I never really identified with Tim Allen’s “more power” mantra from Home Improvement until I became a homeowner. When you live in an apartment, you don’t need to have an extra-powerful chainsaw to cut through tough-as-steel tree limbs, or need an excavator to clear out dump truck after dump truck of dirt to make sure water drains away from your house. But when you own a home, many homeowner projects call out for “more power.”
Likewise, if you’re not dealing with a tremendous number of paper documents, you might not understand why you’d need a scanner with More Power. In fact, you might not even identify with needing a scanner. But if you’re dealing with boxes of documents from an estate you’re suddenly managing, or if you are a realtor with enormous paper contracts, or if you’re digitizing a storeroom of older documents, you know that the time it takes to scan a stack of documents adds up.
Back in 2013, my wife and I woke up one morning to a moving truck delivering all my parents’ documents in cartons to our garage. It was floor to ceiling boxes. My parents were elderly, ill, and needed our support. We had to take over… everything.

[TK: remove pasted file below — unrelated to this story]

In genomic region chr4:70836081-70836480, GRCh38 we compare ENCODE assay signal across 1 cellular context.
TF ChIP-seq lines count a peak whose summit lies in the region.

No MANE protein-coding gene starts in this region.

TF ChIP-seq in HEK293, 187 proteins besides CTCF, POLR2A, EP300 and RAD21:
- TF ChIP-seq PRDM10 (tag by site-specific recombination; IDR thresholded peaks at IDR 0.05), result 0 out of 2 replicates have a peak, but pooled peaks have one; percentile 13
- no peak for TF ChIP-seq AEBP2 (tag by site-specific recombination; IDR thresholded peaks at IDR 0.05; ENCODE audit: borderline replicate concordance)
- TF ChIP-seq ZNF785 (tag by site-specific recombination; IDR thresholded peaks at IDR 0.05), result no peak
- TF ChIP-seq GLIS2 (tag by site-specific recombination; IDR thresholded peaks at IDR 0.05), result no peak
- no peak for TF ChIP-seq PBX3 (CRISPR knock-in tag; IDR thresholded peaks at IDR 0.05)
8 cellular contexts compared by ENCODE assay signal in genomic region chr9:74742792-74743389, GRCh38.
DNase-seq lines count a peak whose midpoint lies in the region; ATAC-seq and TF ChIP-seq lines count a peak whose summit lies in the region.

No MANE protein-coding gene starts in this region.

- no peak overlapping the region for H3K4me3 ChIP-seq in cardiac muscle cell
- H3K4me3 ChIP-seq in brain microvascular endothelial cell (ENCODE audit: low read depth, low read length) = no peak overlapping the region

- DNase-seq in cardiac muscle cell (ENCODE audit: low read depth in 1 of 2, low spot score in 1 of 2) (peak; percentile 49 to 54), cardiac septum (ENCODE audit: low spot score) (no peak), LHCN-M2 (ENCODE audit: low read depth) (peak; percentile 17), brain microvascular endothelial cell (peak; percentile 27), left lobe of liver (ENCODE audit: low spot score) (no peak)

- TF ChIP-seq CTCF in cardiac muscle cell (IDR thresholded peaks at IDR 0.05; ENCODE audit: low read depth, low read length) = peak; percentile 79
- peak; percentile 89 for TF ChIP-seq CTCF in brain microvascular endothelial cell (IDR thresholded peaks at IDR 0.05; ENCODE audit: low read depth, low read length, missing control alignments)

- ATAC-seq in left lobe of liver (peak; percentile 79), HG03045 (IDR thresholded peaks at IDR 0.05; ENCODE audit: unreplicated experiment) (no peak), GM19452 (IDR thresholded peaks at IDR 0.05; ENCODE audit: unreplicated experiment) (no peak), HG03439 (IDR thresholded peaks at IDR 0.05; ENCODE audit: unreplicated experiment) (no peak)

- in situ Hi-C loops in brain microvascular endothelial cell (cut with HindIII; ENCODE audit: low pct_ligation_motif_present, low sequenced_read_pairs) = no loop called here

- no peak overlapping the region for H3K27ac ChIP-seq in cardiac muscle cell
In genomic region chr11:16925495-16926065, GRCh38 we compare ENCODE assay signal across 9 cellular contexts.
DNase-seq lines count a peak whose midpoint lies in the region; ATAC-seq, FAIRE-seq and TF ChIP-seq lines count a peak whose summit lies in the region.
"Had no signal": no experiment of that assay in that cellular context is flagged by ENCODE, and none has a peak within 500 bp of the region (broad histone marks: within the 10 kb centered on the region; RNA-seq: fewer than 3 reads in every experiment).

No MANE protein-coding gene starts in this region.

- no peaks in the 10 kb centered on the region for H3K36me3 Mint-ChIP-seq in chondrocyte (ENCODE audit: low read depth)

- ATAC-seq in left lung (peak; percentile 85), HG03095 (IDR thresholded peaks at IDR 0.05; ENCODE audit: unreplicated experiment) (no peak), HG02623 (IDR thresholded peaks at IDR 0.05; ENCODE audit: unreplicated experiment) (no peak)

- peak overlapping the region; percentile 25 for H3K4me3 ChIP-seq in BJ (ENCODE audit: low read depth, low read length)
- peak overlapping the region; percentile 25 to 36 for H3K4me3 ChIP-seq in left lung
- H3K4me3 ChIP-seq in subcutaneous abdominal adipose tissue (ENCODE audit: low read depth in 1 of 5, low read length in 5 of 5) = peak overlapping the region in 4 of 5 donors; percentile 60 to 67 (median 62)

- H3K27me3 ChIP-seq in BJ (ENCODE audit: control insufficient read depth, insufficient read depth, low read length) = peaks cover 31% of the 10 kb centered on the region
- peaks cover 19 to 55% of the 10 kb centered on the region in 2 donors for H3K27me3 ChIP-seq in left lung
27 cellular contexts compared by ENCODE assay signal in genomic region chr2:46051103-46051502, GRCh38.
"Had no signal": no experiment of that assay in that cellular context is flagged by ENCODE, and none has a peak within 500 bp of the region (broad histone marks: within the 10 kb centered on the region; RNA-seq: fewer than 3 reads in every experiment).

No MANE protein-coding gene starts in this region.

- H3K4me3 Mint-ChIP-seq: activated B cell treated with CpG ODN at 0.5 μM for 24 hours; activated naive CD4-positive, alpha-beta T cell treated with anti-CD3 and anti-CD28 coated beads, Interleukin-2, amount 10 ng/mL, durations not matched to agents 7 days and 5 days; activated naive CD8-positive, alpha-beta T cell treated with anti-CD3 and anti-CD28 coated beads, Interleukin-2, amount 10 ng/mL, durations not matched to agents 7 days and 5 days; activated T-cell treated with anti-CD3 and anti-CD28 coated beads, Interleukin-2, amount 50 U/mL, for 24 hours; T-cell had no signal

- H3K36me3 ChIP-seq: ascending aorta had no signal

My parents did not practice dostadning, the Swedish practice of “death cleaning.” The idea of death cleaning is you clean up and declutter your stuff before you die, so your kids don’t have to deal with it. To my beloved parents, declutter was as foreign a word as dostadning.
And so, we suddenly had a garage filled with documents — many of which my wife and I would need in order to manage their care. For example, somewhere in all those boxes was the insurance policy for their long term care. Somewhere, in hundreds of cartons, with no organizational system whatsoever.
Our only chance of coming up to speed was to scan everything in and try to sort through it.